Renewables are the big winners in the European Union’s new power market rules, which are designed to help the grid cope with ever increasing shares of variable sources such as wind and solar. This is part of the EU’s long-term push to cut its greenhouse gas emissions and reduce fossil fuel imports. At the end of 2018 it adopted a binding target to source at least 32% of its final energy demand, including heating and transport, from renewables by 2030. That translates into sourcing more than half its electricity from renewables by 2030, up from around 30% today, and that upwards trajectory will only continue as the EU seeks to decarbonize its economy by 2050. The EU’s new power market design regulation, which is expected to become binding in 2019, aims to create a flexible, responsive and integrated grid, able to cope with renewable inputs that vary hugely from day to day and from country to country. In Denmark, for example, which has for years invested heavily in wind, the share of renewables in its power output varied from zero to 100% within 2017, according to formal EU power grid operators’ body Entso-e. That worked out as around 70% on… continue reading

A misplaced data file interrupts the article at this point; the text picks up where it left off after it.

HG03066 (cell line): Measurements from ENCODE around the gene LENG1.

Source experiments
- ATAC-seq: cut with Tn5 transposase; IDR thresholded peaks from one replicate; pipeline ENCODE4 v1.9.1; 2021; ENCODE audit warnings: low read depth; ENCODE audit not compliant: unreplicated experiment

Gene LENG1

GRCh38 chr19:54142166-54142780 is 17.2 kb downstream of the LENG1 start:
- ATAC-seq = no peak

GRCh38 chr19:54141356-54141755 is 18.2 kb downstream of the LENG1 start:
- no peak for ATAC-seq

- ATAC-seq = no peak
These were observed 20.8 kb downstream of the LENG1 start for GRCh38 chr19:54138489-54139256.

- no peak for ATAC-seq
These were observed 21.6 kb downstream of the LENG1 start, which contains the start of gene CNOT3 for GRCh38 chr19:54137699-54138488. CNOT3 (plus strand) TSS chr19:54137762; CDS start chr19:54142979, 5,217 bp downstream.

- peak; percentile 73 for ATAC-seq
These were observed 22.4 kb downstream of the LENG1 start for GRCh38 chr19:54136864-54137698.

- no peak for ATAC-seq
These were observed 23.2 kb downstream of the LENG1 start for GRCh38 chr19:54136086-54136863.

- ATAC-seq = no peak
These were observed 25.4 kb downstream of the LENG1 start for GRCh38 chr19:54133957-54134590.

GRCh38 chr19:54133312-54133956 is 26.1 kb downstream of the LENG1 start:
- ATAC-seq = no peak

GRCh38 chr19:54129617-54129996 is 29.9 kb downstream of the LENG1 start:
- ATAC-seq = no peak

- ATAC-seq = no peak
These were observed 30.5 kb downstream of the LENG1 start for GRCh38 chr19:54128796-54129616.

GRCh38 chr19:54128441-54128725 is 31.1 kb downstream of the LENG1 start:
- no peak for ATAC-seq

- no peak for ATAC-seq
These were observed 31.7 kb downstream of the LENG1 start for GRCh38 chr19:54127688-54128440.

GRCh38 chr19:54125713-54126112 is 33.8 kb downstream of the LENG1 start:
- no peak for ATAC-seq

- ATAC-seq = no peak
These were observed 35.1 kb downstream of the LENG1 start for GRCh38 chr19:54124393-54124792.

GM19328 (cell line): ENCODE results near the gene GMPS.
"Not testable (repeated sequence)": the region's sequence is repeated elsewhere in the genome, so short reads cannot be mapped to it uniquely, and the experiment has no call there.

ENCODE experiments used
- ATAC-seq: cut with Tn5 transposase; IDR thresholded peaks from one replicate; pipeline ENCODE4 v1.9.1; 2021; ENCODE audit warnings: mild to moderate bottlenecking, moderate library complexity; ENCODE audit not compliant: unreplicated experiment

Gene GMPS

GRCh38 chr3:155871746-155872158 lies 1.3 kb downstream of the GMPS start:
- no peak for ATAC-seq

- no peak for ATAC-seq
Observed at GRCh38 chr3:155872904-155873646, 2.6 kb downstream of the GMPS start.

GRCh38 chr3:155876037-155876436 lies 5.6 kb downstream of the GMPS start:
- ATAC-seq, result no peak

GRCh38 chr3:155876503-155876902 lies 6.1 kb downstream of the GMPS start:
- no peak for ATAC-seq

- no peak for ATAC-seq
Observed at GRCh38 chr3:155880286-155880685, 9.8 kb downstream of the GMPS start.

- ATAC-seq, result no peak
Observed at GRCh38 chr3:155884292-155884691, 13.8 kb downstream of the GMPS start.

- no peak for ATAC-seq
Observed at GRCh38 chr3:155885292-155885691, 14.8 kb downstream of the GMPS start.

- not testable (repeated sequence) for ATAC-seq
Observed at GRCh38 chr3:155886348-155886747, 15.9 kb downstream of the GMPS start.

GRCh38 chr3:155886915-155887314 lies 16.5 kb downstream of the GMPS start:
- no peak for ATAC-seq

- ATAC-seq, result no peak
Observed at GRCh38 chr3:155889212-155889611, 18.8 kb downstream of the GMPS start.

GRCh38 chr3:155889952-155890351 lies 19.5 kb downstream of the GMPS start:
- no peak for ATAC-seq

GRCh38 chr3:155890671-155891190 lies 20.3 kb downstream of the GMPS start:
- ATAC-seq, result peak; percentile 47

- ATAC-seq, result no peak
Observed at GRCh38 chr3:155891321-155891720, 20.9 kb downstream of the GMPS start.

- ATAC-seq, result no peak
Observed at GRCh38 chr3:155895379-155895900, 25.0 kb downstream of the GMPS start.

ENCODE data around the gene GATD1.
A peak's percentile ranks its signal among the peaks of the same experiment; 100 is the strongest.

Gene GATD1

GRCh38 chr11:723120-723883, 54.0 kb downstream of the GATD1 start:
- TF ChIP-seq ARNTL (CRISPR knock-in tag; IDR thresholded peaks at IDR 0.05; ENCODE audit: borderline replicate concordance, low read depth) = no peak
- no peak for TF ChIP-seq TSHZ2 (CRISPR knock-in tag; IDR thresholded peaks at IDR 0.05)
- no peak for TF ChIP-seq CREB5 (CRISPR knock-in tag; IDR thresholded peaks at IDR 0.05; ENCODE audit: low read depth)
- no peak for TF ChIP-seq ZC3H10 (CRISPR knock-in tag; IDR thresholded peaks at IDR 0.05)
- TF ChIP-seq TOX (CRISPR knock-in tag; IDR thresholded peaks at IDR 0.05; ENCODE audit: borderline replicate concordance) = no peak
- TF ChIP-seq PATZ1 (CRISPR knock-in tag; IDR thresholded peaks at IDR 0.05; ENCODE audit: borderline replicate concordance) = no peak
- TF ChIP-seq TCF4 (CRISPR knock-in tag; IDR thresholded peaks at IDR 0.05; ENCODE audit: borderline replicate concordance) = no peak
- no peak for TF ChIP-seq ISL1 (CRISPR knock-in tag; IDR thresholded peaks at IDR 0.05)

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Source: CTRM Center